Théun Mares on Relationships - Our Greatest Challenge TodayIn this interview Théun Mares talks about the reasons why relationship issues are so important in the world today, what it means to resolve the past in order to move forward, and his approach in guiding people to a deeper understanding of their relationships, including their fundamental relationship with themselves.
Elizabeth: In terms of relationships then, is humanity evolving, or are we going backwards?
Théun Mares: Again, this is not an easy question to answer, because people can so easily misconstrue what I might say now. But let me talk about evolution, the evolution of awareness.
It is very seldom that the evolution of awareness proceeds unencumbered when everything is peaceful and everybody is happy. The reason being that when everything is working well, and people are happy, and they are totally at peace with where their life is at, they tend to fall asleep, and they become complacent, and they no longer think about, "Why am I here?" Why should they? Life is working wonderfully well just as it is.
So, often, in order for evolution to be given a boost, we have to go through very troubled and difficult times.
So we can look at the world situation today, and we can say that we are going backwards, which in one sense is perfectly true. But we are not actually going backwards, in the sense that we are now getting the biggest boost that we have ever had in this century. When we will really know that we are going backwards is if, now that we have got this boost, we continue to get ourselves fired, and our relationships fall apart, for then we'll know that we have become stagnant. And if that doesn't help us, even knowing that we have become stagnant — if that doesn't help us and matters still continue to get worse, well then we'll know that we have really missed the boat, and therefore we are going backwards.
But it is my hope that before we start going backwards, we'll actually wake up.
Elizabeth: So, do you believe that is humanity's biggest challenge at this time? The need to wake up?
Théun Mares: Indeed. But to wake up to the reality of what is actually transpiring in your lives, the reality of what it actually means to be alive on the physical plane.
Elizabeth: So then, do we actually have to resolve the past before we can make any real progress going forward?
Théun Mares: From a technical perspective it is impossible to really make progress in terms of moving forward, unless we resolve the past. But I might also add that it doesn't actually work like this in practice. And I'll explain what I mean by this.
Our past is brought about, or if you like created, by a particular mindset that we had at that time. That mindset is dependent upon how we perceive life, so it is dependent upon a perception. Now, in order to resolve the past, we need to first change that mindset, otherwise, how are we going to change it? We need to change our whole level of perception before we can resolve the past. If we don't do that we will simply be re-enacting our past folly. We will simply be doing the same thing like we've always done it.
So yes, technically speaking, we do have to resolve the past before we can really move forward. But in practice — in practice — we first have to change ourselves at least sufficiently so as to be able to perceive the past in a completely different way to how we used to perceive it, before we can actually resolve the past. Does that answer your question?
Elizabeth: Is that commonly called turning yourself upside down on your head?
Théun Mares: Very much so!
Elizabeth: You have written a number of books that would relate to what you have been talking about now. In terms of humanity's biggest challenge, which book do you believe has the most relevance to where we as humanity find ourselves at today? Where would be a good place to start?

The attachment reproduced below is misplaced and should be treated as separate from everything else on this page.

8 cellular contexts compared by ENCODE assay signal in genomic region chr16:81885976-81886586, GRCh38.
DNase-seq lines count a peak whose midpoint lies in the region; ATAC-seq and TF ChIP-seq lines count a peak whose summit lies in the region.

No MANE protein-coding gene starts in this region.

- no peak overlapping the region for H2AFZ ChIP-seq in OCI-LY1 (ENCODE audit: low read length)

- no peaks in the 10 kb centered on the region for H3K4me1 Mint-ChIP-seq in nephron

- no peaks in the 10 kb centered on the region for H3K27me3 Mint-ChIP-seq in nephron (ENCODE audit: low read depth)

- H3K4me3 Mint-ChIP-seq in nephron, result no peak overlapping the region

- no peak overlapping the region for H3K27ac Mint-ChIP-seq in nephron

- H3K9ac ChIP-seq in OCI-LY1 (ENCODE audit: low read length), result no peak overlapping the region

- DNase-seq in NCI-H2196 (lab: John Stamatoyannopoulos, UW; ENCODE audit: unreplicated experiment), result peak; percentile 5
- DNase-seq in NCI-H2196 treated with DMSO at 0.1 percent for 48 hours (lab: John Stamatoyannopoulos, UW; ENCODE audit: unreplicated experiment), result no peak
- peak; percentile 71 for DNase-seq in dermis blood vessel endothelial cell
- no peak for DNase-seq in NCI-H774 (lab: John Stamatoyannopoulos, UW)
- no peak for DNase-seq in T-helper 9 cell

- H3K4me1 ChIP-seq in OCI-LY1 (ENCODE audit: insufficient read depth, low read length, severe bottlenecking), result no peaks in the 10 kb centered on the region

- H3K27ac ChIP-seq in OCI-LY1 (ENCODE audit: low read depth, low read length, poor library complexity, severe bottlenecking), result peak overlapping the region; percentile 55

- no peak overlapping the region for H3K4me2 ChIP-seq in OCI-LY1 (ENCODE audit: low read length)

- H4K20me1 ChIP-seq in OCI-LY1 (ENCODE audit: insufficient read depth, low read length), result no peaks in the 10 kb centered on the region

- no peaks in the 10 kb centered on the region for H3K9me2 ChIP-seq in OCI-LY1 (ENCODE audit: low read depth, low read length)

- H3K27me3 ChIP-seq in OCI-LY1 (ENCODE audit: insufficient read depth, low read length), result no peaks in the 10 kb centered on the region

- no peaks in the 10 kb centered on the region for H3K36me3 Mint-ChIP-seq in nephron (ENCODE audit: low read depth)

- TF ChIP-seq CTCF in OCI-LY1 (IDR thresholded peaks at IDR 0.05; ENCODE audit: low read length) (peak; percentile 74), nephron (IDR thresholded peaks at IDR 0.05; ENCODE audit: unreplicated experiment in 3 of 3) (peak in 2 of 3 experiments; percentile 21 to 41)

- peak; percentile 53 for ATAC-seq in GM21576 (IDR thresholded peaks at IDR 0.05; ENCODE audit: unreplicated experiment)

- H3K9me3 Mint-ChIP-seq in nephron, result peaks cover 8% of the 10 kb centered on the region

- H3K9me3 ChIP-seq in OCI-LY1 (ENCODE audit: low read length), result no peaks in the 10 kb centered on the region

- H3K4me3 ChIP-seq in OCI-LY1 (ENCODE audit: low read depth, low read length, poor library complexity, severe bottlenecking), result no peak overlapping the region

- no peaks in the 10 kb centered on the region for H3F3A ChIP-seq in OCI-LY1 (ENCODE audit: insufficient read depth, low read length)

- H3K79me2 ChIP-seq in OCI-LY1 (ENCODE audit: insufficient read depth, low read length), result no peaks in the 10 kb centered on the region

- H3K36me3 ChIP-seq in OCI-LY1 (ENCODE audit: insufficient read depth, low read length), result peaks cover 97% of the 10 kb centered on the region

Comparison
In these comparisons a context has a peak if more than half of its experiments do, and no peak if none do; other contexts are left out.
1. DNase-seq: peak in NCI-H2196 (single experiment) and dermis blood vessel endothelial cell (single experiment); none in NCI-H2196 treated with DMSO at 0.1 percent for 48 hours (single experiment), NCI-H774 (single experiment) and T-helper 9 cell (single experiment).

Théun Mares: We have just been speaking about relationships, and I have just said that all of life is but a system of relationships. And therefore I honestly believe that if anybody is new to the Toltec teachings, then before they need to worry about anything like, "What does it mean to be a warrior?" "What does a Path with a Heart mean?" "What does the Warrior's Path mean?" "What do the Toltec teachings mean?", something everybody can relate to is relationships, and it is something which they can immediately understand. And in this respect, if it is my books that you are referring to, I would advise anybody who is new to the teachings to start with what was originally called, "This Darned Elusive Happiness," which today has become Part One of Volume III.
The two books which follow on from that are now Part Two and Part Three, in Volume III, and those books were originally called, "The Quest for Maleness," and "Unveil the Mysteries of the Female." Those three books are actually one trilogy.
"This Darned Elusive Happiness," deals with relationships in general. Whereas the male and the female books pertain to relating to ourselves and the world around us as male and as female respectively.
Elizabeth: We humans tend to make our lives very complicated, so is this where we will find a simple approach to tackling our relationships and meeting this challenge of what you call waking up?
Théun Mares: Very much so. Especially in the book, "This Darned Elusive Happiness," or as it is now published, Part One of Volume III, because in that book I really spell out to the reader, if you like and without being derogatory, in layman's terms, how relationships really work, what the fundamentals of relationships are, and how they can truly find happiness and fulfilment in their life, in a very easy to read, easy to understand manner.
So, I purposely avoided technicalities in that book so as to make it as easily readable and as easily understandable as possible.
Elizabeth: So if I am wanting to make a lasting change in my life, are you saying that relationships is the key? That's what you're saying is the most important?
Théun Mares: Absolutely. Because at the end of the day, the whole of life, and the whole of existence depends upon relationships. None of us live in isolation from the world around us. It always comes down to relationships.